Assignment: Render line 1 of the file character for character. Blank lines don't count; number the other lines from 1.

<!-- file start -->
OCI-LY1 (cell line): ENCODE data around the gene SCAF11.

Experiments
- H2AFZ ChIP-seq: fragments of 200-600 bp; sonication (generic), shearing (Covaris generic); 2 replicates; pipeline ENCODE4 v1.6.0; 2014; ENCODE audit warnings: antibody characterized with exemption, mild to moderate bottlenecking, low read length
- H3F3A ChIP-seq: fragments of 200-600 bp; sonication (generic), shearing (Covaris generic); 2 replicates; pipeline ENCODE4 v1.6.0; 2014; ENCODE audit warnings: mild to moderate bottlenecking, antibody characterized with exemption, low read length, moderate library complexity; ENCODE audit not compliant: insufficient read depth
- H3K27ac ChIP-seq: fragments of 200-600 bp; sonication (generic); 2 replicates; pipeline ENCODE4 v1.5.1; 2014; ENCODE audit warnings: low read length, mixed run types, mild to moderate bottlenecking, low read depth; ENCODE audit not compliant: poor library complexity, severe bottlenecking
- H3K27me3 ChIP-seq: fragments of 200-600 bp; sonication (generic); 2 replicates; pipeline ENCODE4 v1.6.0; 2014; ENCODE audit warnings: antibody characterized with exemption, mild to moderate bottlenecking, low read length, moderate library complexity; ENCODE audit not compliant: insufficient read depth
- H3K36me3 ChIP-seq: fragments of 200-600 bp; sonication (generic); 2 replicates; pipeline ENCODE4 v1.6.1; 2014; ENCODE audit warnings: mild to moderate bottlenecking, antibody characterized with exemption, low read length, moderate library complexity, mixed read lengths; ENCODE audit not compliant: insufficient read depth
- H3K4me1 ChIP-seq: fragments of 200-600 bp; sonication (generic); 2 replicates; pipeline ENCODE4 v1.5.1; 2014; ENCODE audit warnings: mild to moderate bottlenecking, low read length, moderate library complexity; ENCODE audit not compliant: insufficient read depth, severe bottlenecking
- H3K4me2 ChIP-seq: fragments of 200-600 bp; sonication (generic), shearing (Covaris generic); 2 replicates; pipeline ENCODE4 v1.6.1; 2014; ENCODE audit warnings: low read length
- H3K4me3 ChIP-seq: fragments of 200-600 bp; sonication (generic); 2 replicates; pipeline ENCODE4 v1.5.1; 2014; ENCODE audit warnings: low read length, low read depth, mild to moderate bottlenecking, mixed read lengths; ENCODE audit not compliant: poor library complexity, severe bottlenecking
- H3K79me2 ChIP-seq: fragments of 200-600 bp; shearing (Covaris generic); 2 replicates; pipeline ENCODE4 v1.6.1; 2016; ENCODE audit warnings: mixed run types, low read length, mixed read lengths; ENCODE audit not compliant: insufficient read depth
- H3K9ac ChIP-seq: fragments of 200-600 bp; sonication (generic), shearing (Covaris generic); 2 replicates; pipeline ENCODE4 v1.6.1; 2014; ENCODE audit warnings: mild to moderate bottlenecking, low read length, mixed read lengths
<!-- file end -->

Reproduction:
OCI-LY1 (cell line): ENCODE data around the gene SCAF11.